Lingering influence

Not only can Individuals with the honesty-humility trait better understand the perceptions of others, but they are also better able to temper the negative “continued influence” effect of misinformation. In their review, “The psychological drivers of misinformation belief and its resistance to correction” Ecker, Lewandowsky, and Cook find that the continued influence effect is less likely to linger and lead to poor judgment and poor decision-making when corrected by individuals who exhibit the trait of honesty-humility. These reviewers share the findings that the science of honesty brings to those who wish to assess information and mediate the harmful effects of misinformation.

Misinformation intervention

Ecker, Lewandowsky, and Cook suggest that first, people may avoid spreading misinformation by recognizing that they may encounter not just relatively harmless misinformation, such as reporting errors, outdated information, and satire, but also disinformation campaigns designed to instill fear or doubt, discredit individuals, and sow division.

The reviewers explain that stopping the spread of disinformation “involves awareness that disinformation can be psychologically targeted through profit-driven exploitation of personal data and social media algorithms.” They warn that social media sharing without first evaluating content can amplify misinformation that not only confuses others but may financially enrich misinformation producers, and deepen ideological divides that disenfranchise voters, encourage discord, and harm democratic processes.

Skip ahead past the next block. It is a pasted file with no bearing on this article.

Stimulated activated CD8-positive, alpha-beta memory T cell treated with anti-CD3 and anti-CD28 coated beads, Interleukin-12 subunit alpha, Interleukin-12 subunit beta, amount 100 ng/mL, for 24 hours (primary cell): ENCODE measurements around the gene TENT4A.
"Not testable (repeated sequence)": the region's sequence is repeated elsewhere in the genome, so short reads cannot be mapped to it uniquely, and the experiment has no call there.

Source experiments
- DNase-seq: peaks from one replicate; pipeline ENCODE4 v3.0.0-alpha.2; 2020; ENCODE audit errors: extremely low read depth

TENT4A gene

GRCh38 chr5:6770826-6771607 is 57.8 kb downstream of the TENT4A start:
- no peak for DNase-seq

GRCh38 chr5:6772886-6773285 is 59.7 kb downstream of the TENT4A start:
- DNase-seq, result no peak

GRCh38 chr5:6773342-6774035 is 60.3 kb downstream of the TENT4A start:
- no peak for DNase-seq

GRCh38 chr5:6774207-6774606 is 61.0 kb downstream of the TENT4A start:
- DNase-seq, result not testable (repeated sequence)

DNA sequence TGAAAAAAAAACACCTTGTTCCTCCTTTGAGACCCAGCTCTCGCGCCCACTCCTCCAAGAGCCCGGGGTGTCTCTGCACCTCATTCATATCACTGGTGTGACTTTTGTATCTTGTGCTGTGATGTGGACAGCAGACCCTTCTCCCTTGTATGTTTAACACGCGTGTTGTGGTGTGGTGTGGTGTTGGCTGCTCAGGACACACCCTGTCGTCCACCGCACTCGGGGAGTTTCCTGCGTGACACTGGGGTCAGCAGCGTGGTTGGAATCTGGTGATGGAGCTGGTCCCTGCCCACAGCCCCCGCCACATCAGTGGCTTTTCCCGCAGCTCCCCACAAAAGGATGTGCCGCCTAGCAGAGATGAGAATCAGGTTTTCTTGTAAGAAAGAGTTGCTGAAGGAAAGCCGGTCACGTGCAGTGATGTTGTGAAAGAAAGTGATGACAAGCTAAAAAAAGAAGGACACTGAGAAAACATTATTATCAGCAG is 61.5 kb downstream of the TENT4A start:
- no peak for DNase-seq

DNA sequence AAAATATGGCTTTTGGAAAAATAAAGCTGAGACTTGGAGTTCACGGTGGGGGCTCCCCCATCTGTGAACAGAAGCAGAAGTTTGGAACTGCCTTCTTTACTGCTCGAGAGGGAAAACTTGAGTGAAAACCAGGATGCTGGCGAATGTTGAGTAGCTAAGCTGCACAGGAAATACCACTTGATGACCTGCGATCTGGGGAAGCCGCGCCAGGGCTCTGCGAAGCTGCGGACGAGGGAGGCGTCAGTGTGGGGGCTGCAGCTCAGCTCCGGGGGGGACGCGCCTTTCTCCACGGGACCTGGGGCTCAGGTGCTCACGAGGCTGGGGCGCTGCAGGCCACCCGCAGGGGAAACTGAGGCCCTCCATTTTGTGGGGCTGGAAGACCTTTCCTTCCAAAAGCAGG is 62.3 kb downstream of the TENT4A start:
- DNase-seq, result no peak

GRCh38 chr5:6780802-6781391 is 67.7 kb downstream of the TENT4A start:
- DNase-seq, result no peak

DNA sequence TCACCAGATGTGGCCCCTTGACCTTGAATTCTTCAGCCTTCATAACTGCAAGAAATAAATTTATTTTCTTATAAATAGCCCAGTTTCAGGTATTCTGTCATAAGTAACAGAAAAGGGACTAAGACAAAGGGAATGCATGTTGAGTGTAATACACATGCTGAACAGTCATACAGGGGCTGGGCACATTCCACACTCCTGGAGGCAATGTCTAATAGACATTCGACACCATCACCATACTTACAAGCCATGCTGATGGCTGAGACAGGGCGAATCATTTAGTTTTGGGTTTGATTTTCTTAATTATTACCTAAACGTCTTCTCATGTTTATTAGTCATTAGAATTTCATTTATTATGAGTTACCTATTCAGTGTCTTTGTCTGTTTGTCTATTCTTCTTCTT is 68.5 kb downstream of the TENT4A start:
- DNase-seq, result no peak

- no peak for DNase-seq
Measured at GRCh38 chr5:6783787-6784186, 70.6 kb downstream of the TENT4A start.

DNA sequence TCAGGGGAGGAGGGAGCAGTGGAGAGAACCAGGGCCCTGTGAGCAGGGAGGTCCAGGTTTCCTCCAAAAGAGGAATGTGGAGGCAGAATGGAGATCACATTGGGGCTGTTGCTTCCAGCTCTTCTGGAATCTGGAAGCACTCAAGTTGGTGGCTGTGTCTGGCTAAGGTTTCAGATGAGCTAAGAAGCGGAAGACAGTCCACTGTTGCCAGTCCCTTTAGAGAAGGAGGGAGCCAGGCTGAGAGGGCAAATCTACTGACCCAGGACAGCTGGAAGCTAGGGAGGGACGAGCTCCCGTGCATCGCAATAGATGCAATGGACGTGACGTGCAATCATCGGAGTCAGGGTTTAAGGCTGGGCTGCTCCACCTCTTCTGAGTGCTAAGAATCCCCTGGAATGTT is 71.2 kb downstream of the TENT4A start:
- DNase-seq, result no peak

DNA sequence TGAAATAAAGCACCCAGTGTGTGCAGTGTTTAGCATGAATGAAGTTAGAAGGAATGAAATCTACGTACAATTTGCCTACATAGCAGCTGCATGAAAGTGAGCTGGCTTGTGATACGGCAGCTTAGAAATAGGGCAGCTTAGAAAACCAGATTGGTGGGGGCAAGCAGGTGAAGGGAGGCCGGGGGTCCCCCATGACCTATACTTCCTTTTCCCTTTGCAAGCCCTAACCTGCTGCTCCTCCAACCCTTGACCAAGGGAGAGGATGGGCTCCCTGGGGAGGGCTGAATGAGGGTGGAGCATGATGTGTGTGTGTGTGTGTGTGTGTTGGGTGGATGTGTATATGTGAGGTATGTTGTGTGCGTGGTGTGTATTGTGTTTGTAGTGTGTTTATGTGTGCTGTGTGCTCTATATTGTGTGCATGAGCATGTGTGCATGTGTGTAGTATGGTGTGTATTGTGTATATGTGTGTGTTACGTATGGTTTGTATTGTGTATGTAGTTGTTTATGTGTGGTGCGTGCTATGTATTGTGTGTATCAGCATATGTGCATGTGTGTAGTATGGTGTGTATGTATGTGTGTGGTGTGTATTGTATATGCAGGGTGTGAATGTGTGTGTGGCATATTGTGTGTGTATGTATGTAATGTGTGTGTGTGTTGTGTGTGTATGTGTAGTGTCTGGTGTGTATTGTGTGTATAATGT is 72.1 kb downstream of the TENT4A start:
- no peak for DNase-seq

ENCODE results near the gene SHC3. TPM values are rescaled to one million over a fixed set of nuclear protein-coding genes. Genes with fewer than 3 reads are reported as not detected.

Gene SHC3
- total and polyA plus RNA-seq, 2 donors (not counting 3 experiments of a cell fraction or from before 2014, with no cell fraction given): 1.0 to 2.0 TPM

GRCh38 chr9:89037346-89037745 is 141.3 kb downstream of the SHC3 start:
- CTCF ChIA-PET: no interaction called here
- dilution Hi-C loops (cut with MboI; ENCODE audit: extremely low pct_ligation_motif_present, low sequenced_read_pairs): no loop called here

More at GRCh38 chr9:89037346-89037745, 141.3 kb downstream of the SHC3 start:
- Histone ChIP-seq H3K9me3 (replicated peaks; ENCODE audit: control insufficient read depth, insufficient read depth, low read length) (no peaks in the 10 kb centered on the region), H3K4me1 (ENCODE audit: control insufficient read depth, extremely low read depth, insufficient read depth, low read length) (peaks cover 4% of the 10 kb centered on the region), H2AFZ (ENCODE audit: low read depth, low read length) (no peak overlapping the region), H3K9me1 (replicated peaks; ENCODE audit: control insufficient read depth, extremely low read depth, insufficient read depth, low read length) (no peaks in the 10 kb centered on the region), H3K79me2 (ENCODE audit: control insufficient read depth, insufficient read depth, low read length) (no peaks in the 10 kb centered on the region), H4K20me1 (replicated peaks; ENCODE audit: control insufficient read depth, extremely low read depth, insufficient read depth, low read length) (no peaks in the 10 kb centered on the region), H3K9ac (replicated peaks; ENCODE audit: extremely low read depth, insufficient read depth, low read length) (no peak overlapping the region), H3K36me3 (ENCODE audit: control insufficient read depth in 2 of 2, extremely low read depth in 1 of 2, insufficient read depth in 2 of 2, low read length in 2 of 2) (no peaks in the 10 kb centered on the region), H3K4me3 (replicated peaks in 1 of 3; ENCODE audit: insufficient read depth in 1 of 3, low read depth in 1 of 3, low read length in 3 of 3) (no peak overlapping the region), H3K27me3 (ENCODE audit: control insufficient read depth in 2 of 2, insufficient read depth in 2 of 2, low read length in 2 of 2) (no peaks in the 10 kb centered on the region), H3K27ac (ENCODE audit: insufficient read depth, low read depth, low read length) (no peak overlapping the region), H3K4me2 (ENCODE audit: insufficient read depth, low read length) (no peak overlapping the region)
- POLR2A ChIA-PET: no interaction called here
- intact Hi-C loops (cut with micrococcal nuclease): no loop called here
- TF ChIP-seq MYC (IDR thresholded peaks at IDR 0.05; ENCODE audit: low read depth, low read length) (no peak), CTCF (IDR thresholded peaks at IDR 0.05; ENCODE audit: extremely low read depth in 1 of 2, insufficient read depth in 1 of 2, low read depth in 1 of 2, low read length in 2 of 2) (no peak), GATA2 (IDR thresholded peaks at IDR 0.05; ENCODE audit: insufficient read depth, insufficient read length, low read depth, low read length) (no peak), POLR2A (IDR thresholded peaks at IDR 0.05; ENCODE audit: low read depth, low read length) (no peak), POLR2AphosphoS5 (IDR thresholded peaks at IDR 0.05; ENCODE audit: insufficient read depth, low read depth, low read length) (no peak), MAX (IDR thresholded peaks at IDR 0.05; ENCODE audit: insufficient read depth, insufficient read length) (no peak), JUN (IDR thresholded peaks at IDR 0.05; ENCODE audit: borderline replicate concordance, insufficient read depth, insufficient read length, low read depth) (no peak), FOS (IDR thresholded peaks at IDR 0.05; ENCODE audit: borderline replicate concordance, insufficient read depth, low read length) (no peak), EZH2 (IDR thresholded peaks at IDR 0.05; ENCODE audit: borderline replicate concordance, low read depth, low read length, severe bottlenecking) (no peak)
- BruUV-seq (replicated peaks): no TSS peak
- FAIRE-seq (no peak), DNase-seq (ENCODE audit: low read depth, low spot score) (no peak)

They recommend that when they engage with new content, individuals should slow down, think about why they are engaging, and evaluate their visceral response. They find that people who thoughtfully seek accurate information are better equipped to avoid misinformation.

In addition, misinformation information is more easily identified by considering the source, credibility, and motivation of the source, along with research into related messaging and content. Having found that information is incorrect and significant, consumers can mediate it by civilly, carefully, and thoughtfully correcting it where they meet it.

The Honesty Project leads the way to further validation of findings on honesty, teaching consumers to assess information, and thoughtfully correct it in order to support and elect leaders who are best equipped to listen and promote personal and institutional well-being.


Cohen, T., Fleeson, W., Furr, M., Tribble, H.W., & Jayawickreme, E. (2023). The Honesty Study. Wakefield University. NC. USA.

Ecker, U.K.H., Lewandowsky, S., Cook, J. et al. (2022). "The psychological drivers of misinformation belief and its resistance to correction." Nat Rev Psychol 1, 13–29 (2022).

Bernstein, D., Fraser, S., & Derksen, D. (2023). “Honest people may understand us better, KPU psychology researchers find.” 24th annual Northwest Cognition and Memory Conference. Kwantlen Polytechnic University. Richmond. Surrey. BC. Ca.